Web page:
INDIANAPOLIS — For those who love vintage advertising, displays and toys, the fall Antique Advertising Show was the place to be. A record number of dealers displayed a wide variety of vintage advertising, including store displays, signage in all forms (wood, tin, porcelain and cardboard), salesman samples, early American artifacts, toys and
The Indy Antique Advertising Show has built a great reputation over the last 40-plus years for being the best place to find vintage pieces. “The show was outstanding this period,” said long-time dealer/collector Gordon Addington of Chicago. “The merchandise was of the highest quality and the hard-to-find type. I made contact with several dealers who have what I look for in my collections.”
Soda fountain items included the 1910 Red Tame Cherry die-cut (see photo below), embossed tin sign with original easel back. Standing almost 3 feet tall, most of the original label was intact, reading “Cut out is a study from life by well known artist William H. McEntee. The little lady and her youthful admirer are neighbors of Mr. W. A. Zigler, in Fostoira, the home of Allen’s Red Tame Cherry. It is our hope that you will enjoy this study in contentment and it is our firm belief that if you give it a prominent place in your show window all America will drink Allen’s Ted Tame Cherry.” Bruce from Timber Ridge Antiques explained that having original paperwork enhances the value of an item; it gives the details that the company wanted to express, eliminating guesswork. In excellent condition, the piece was priced at $30,000.
Walter Scott of Baraboo, Wis., offered an 1800s patent model for theatre chairs. A patent model shows all the exact details and is in working condition – it’s simply a miniature compared to the full size. All the original documentation was included, which is very important to authenticate a patent model. The brass chairs were in original mint condition, including the purple velvet chair covering.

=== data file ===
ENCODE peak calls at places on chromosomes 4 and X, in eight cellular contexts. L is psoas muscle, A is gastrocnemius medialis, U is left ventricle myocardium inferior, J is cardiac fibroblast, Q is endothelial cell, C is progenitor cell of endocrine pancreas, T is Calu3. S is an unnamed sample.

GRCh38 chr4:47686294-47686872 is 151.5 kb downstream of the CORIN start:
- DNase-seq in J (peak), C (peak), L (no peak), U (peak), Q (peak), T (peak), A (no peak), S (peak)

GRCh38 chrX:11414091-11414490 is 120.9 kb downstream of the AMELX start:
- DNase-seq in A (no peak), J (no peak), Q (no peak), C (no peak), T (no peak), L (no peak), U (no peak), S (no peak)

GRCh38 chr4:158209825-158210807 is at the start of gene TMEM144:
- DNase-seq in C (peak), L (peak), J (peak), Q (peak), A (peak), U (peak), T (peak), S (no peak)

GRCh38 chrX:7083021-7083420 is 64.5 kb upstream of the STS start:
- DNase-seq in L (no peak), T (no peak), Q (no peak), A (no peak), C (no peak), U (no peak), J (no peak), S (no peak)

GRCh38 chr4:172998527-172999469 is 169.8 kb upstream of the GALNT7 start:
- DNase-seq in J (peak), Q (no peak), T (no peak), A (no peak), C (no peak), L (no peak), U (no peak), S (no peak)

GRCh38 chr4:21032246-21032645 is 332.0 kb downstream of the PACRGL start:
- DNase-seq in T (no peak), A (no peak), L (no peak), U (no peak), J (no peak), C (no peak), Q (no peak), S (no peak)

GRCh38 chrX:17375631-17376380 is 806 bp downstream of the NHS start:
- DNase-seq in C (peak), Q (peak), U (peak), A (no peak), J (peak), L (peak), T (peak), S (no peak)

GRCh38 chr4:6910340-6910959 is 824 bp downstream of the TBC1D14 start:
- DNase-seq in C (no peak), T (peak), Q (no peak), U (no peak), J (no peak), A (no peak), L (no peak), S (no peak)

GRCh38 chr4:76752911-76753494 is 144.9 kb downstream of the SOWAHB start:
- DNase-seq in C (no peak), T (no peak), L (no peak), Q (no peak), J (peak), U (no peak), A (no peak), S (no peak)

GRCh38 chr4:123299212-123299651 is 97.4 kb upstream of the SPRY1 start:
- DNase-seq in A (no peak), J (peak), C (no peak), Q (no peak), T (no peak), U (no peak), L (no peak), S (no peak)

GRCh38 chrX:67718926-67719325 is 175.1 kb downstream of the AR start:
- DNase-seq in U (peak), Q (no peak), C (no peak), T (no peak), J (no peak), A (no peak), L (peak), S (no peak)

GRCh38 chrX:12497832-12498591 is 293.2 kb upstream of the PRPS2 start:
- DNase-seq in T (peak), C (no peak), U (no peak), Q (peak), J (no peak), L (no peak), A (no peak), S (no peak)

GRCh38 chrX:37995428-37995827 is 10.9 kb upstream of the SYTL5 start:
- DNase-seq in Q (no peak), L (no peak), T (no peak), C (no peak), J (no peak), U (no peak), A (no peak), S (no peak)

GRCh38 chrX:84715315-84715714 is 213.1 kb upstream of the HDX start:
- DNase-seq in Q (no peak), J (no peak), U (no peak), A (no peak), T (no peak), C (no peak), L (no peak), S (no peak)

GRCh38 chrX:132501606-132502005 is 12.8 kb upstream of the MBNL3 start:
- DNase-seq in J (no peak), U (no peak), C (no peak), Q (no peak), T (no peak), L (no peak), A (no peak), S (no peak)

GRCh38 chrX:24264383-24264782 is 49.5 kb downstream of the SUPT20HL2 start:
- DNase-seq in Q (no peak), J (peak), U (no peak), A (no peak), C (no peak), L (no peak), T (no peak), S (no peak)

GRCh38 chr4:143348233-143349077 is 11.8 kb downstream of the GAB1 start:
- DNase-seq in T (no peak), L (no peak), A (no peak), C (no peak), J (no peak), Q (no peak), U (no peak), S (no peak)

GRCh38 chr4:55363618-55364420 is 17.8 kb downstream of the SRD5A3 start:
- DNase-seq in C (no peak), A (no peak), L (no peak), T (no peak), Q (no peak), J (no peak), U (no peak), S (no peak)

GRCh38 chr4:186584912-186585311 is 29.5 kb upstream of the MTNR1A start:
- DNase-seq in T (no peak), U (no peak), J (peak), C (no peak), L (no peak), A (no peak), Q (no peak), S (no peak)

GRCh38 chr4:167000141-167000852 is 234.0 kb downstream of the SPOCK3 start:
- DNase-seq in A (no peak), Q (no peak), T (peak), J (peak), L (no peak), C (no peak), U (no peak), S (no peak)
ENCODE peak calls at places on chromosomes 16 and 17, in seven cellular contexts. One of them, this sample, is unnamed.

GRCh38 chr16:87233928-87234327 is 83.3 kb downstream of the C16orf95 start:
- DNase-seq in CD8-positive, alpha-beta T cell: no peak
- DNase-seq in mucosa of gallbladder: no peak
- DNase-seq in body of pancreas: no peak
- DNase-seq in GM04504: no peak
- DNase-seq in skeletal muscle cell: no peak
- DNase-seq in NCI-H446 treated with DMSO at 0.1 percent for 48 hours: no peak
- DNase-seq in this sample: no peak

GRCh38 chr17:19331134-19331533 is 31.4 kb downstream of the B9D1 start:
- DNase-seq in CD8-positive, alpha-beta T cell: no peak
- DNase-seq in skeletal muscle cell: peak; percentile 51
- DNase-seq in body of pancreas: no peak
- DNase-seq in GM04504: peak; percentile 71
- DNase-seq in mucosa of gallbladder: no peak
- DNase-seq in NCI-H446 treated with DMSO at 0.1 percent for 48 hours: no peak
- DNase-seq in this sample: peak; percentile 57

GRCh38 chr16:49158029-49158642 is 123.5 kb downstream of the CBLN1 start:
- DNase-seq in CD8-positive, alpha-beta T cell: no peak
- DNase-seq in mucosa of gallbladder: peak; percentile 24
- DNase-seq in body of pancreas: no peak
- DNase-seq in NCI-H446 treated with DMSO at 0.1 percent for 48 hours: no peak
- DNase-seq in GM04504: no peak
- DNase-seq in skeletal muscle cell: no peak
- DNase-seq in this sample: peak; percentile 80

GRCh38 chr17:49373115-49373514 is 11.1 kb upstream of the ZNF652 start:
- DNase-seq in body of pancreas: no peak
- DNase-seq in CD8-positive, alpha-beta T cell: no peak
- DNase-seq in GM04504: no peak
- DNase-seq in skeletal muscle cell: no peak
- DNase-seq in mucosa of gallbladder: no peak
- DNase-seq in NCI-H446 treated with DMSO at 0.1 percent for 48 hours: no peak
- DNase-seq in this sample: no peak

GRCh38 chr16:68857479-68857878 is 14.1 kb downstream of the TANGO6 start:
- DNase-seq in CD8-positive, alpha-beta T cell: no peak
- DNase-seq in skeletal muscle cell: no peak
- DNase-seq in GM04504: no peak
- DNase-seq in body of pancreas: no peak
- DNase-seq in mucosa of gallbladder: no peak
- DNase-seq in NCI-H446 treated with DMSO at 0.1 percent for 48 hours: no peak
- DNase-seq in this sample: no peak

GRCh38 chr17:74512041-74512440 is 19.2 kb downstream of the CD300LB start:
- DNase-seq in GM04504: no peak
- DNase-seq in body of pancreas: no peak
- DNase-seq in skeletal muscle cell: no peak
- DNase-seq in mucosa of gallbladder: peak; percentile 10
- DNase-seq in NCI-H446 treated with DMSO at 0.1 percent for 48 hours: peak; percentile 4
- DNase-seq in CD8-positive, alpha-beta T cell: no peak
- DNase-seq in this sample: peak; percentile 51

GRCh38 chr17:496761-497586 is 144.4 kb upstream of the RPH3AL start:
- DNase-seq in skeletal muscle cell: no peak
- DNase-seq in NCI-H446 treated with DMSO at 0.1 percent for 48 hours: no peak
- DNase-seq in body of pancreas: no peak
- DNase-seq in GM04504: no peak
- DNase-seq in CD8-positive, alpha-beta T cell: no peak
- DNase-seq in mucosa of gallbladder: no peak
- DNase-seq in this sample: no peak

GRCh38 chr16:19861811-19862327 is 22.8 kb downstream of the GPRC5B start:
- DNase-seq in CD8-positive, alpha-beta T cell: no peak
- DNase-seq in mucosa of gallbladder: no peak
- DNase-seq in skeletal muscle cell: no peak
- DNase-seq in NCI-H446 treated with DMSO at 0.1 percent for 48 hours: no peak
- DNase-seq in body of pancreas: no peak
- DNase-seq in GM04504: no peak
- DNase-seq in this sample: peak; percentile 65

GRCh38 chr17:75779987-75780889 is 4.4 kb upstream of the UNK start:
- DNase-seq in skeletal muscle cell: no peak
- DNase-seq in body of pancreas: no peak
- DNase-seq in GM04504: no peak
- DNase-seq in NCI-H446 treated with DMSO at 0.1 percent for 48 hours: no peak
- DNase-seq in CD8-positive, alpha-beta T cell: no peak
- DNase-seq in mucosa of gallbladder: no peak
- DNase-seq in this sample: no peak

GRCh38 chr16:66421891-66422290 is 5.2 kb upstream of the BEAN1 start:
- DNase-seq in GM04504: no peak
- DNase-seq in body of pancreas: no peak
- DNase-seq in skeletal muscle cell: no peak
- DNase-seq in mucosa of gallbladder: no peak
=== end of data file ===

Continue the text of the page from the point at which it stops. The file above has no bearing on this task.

Advertising comes in all forms of interesting shapes like the Aladdin Lamp Genie point of purchase attention grabber. Measuring approximately 2 feet tall, a genie appears from the lamp as if to grant your every wish. Priced at $650, this display is hard to find in excellent condition.
An addition to the show this year was the Road Map Collectors Association annual convention. Club members exhibited tables of thousands of road maps that were for sale. “The RMCA enjoyed the opportunity to be a part of The Indy Show and thank everyone that came by to check out our unique road map collections. Overall, we felt it was a good partnership and we plan to be a part of the 2014 fall show,” commented Terry Palmer, board of directors.
Since promoters Bruce and Donna Weir took on the show in 2010, the number of dealers at the show has increased dramatically. “We are always interested in adding new dealers to the show,” Donna said. “Adding new dealers brings fresh merchandise and keeps it interesting for the customers.”
“At our show, you don’t have to be a full-time dealer. We understand that younger dealers still have full-time jobs and are building their businesses for the future. We came through the same avenue and understand the struggles,” she added. “We also welcome collectors that want to downsize their collections. Selling at a show is a great alternative when the time comes as the collector determines the price and has the opportunity to share the story of the item.”
Dates for the 2014 Indy Antique Advertising Shows have been set for March 14-15 and Sept. 26-27 at the Indiana State Fairgrounds in Indianapolis. Patron and dealer information is available at www.indyadshow.com or by calling Bruce Weir at 217-821-1294.